Recession is no longer a looming threat?

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Uncertainty remains, yet economists look to the future with optimism. The IMF now expects the world GDP to grow 2.9% in 2023, and then rise to 3.1% in 2024. The US Treasury Secretary is feeling better about avoiding a recession and getting the economy to a soft landing.


On the inflation side, the picture is somewhat different. Even though consumer prices are expected to fall from 8.8% in 2022 to 6.6% in 2023 and 4.3% in 2024, in practice, things could get worse. China’s “reopening” and the strength of the labor market (517,000 new jobs were created in January and unemployment fell to 3.4%) could “fuel” PCE in the US.

Thus, despite the optimism, financial stability risks remain elevated. Moreover, if central banks continue to talk a hawkish message, a recession could still be brewing. Judging by recent earnings conference calls and a wave of layoffs, the corporate sector is already getting ready for the worst.

The fact that the Bank of Canada has announced a pause in tightening policy after raising rates to 4.5% makes little difference. Last week’s Fed meeting was proof positive of that. According to Jerome Powell, there is still a long way to go before a return to price stability, which is why monetary policy will remain contractionary for some time.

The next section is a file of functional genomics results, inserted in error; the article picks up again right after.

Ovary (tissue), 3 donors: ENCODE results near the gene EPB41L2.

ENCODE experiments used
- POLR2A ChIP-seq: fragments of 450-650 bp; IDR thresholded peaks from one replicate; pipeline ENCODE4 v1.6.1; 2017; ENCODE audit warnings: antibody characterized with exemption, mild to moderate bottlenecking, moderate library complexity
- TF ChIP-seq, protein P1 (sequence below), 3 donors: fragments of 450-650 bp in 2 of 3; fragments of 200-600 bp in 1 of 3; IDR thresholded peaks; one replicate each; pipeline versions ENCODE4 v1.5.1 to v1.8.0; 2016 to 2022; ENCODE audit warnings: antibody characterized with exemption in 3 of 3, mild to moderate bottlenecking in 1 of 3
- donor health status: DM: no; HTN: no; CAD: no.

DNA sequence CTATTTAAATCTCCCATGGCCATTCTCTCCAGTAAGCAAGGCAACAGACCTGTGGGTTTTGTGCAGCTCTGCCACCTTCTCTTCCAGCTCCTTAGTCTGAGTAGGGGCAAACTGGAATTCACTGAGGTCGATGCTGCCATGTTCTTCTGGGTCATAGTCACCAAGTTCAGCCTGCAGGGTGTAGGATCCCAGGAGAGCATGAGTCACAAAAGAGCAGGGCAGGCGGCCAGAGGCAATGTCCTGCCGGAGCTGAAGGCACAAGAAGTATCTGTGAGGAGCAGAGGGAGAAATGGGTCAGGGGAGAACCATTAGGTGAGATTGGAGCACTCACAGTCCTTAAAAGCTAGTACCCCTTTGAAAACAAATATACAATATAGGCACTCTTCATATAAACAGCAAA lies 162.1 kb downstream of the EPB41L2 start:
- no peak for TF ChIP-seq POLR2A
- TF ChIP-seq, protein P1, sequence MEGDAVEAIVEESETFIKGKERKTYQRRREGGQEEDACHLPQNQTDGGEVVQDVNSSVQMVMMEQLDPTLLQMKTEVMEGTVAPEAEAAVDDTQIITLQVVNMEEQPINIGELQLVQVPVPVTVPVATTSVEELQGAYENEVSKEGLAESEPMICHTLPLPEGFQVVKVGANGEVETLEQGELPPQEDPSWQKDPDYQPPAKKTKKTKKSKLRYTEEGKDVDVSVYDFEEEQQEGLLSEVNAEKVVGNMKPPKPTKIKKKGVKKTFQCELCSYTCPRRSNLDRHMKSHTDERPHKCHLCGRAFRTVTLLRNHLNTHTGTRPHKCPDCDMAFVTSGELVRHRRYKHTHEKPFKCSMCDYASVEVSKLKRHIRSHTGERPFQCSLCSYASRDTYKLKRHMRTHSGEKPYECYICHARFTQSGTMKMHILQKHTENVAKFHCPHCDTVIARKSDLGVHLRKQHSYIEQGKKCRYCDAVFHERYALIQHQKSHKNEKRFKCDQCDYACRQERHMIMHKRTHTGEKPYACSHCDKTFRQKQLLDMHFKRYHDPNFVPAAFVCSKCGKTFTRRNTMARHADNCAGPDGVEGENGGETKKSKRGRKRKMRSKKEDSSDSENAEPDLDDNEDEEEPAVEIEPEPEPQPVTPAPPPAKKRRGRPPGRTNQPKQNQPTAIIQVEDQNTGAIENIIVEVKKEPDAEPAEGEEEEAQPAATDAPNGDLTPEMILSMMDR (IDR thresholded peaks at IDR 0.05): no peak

Globally, core inflation remains stubbornly high in most regions. In addition, labor markets remain tight, while energy prices remain under pressure. IMF analysts believe that “risk assets could be significantly punished if earnings contract further or if investors reassess their outlook for monetary policy based on central bank communications.”

Looking forward, financial market volatility is expected to remain elevated and could be exacerbated by tight market liquidity. The good news is that should the situation worsen, the Fed could end tightening sooner than expected.


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